An hundred, threescore and fiftene homelyes or sermones, vppon the Actes of the Apostles, written by Saint Luke: made by Rudolpe Gualthere Tigurine, and translated out of Latine into our Tongue, for the commodite of the Englishe reader [by John Bridges, Vicar of Herne] London, H. Denham, 1572
"...Gospel, where he sayth they strayne at a Gnat..."

Rudolf Gwalther. (Rodolphus-Rodolph Gualter) (Rudolpe Gualthere) (1519–1586), theologian
Bishop of the Reformed Church of Zurich, following Bullinger and Zwingli in that office.


Edward Topsell (1572-1625) - Church of England clergyman,
Author of "The History of Four-Footed Beasts and Serpents" (with unicorn section)
The house-holder: or, Perfect man. Preached in three sermons lately at Hartfield in Sussex ... (1610)
"...will leaue these Fooles, Which straine at Gnats, and swallow Camels ... "


Thomas Gainsford (1566-1624)
The vision and discourse of Henry the seuenth. Concerning the vnitie of Great Brittaine. . (1610)
"...and seeke extremities, They straine at Gnats..."


Note that a careful check of EEBO - Early English Books Online - might find additional references.

And to round out for now the section on early usages.
One more clear usage.

Richard Jugge - the Queen's printer (1570)
A briefe examination for the tyme, of a certaine declaration, lately put in print in the name and defence of certaine Ministers in London, refusyng to weare the apparell prescribed by the lawes and orders of the Realme

It were to be wyshed .. that none of them which pretend herein a straytness of conscience, dyd strayne a Gnat and swallowe a Camell.



Post #66 - Dr. Nicholas Bernard, Dean of Kilmore
swallow downe, these Scottish camells, and sadly strayne at our English gnats (colorful phrasing)

Algernon Sidney (1660)
the titles that are given me of fierce, violent, seditious, mutinous, turbulent ... I knowe people will say, I straine at knats, and swallowe camels; that it is a strange conscience, that lets a man runne violently on, till he is deepe in civill blood, and then stays at a fewe words and complements


The next is especially insightful, even today !

John Winthrop (1587/8 –1649) led a group of English Puritans to the New World, joined the Massachusetts Bay Company in 1629 and was elected their governor on October 1629.

USA Puritan Usage - When usage was Geneva and King James Bible
Apparently the same spiritual confusion and malaise situation existed in the 1600's as today.

John Winthrop, Reasons for Emigrating to New England (1631).

The fountains of Learning & Religion are so corrupted as (besides the unsupportable charge of there education) most children (even the best wits & of fairest hopes) are perverted, corrupted, & utterly overthrowne by the multitude of evill examples & the licentious government of those seminaries, where men straine at gnats & swallow camels

Amen !



"straine a gnat" - different yet indicating the effort.
The second includes an early commentary.

Encyclopædia metropolitana; or,
Universal dictionary of knowledge, Volume XVI (1845) (p. 186)

Precisians and plaine plodders
(such is this, and so is that)
In loue do swallow cammells, whilst
They nicely straine a gnat.
Warner. Albion's England, book vi. (c.1600)

Letters and Exercises of the Elizabethan Schoolmaster John Conybeare (c.1590)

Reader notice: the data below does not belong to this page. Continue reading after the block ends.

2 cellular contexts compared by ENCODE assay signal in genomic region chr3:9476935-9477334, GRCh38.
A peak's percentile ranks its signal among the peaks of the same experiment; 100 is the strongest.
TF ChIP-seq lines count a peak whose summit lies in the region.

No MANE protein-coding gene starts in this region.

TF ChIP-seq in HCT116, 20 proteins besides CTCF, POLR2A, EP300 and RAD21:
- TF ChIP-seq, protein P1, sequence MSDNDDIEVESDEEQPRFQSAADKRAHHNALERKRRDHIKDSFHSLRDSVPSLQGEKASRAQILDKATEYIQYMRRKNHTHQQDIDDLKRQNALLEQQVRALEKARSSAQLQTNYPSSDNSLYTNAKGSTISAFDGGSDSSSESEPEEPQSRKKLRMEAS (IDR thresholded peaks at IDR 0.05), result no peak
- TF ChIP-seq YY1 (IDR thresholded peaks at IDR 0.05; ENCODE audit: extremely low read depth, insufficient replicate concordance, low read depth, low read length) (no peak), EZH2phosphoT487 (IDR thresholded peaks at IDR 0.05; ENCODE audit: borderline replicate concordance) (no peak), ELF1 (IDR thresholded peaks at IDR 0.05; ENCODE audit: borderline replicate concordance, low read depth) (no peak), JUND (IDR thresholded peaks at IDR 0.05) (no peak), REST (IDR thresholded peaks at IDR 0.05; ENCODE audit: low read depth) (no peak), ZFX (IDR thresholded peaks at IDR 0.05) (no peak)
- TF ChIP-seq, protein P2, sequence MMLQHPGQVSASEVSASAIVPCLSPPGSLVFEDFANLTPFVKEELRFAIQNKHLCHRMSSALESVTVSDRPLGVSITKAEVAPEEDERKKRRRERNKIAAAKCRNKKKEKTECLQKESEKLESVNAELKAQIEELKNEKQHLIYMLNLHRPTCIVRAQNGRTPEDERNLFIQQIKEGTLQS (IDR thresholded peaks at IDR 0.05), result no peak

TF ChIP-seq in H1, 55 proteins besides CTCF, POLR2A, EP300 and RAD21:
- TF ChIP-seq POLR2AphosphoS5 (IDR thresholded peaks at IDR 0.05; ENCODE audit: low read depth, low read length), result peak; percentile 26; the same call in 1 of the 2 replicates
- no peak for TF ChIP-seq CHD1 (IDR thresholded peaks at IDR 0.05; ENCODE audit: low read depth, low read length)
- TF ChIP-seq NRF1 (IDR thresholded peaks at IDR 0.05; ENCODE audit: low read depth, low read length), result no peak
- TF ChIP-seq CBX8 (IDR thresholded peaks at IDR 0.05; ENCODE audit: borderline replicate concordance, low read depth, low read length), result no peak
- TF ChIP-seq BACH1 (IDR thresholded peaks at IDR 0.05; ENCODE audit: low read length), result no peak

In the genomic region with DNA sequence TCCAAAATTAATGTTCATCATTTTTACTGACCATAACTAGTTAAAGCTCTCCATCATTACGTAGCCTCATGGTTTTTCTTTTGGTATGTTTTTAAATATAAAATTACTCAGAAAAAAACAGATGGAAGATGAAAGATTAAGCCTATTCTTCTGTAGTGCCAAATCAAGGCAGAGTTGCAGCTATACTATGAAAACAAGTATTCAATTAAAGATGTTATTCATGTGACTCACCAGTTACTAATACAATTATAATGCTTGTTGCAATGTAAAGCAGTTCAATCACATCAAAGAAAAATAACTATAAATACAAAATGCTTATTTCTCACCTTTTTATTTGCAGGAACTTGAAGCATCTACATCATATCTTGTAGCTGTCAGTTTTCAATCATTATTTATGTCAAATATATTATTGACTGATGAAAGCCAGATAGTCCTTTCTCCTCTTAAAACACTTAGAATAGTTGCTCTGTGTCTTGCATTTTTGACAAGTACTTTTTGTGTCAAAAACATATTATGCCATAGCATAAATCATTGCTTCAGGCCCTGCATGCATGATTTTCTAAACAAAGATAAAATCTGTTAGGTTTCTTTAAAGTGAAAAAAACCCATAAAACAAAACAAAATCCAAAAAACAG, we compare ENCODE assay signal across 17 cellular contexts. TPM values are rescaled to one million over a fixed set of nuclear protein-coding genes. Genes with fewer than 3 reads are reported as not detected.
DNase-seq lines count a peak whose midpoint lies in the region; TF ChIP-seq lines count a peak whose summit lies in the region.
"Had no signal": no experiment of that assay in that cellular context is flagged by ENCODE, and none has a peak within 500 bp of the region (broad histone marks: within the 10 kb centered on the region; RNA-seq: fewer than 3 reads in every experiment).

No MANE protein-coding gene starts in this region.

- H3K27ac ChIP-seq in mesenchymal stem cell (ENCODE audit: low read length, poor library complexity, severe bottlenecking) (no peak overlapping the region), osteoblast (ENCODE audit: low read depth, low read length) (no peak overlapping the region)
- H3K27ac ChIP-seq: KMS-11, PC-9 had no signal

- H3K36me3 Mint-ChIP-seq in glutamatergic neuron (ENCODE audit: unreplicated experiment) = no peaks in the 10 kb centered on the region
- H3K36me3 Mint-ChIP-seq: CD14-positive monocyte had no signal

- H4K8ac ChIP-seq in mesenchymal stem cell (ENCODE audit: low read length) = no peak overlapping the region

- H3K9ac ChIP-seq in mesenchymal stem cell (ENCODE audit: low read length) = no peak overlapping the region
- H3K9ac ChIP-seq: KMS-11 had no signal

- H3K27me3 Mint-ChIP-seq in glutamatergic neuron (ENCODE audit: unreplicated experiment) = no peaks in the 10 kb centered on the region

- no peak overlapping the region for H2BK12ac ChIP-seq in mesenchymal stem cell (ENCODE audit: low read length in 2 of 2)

They streigne a gnatte through their teeth, and swallowe downe a cammel

An apt proverbe applied by oure saviour christ unto the Phariseis, which did aggravate small offences and mayntayne great enormities. It maye be nowe used agaynst such persons as seke out and punishe small offenders, and leat the great trespassours agaynst the la we goe quyte unpunished. Also them that are scrupulouse yn thinges of litle importaunce, and yn ambition, avarice, extorcion, advonterie, theft, murder, treason or heresie. they fynde no daunger of conscience.

The Literature of Roguery: Defence of Conny-Catching (1592)
You "would straine a gnat, and lette passe an elephant"


What would round out this survey would be the places with 'strain out' before 1611 in the literature. And I think that may actually be less common than 'strain at' despite the Bible versions, which generally had 'strain out' (Wycliffe being different, an earlier dialect).

We saw 'strain out' in the Tyndale's 'Obedience of the Christian Man' (noting the sense was fuller) and it is in Udall's translation of Erasmus. And I remember that one of the references in the 1500s also had a 'strain out' in the same section as 'strain at'. Perhaps some more has been referenced or could be found. However overall it seems reasonable to conclude that 'strain at a gnat' was even the more common and accepted usage before the King James Bible.

One brother on a forum was writing, a bit humorously yet earnestly, that he really had hoped to see 'strain at a gnat' to be a kind of providential update and enhancement of the English language from the King James Bible 1611 - even as the claimed misprint !
. Right or wrong in concept he presented an interesting view. Alas, there is no possibility of consideration of 'strain at a gnat' being any type of 'misprint', neither providential or simply accidental.

Remember, the Oxford English Dictionary gives support to the truth, which we have attempted to share more fully on this thread:

"It has been asserted that ‘straine at’ in the Bible of 1611 is a misprint for ‘straine out,’ the rendering of the earlier versions. But the quotations [from] 1583 and 1594 show that the translators of 1611 simply adopted a rendering that had already obtained currency. It was not a mistranslation..’"

This definitely precedes the Constantin Hopf paper in 1944, an interesting question how far back goes the O.E.D. reference. Note that true English language scholarship had accepted the full validity of 'strain at a gnat' quite long ago, discarding the weak and feeble attempts to taint this phrase in the King James Bible as a misprint or a mistranslation. The curious question is how the even the pseudo-scholars like Daniel Wallace who know the truth as above would simply ignore it their attempt to claim 'one definite error', a 'scribal corruption' in the King James Bible.

An interesting new discovery is that Daniel Wallace, while he ended up putting the O.E.D. reference in a footnote (my conjecture is that he first wrote his articles and then added the footnote when he discovered it contradicted his position) actually omitted the most salient phrase (in the context of his 'one definite error' assertion) from O.E.D.

"It was not a mistranslation..’".

Daniel Wallace actually had the chutzpah to stop the quote at "obtained currency" and then make a flying jump to a straw-man attempt to weaken the effect (covered in post #45). In the earlier post I did not notice the additional aspect of the transparently dishonest (snipping).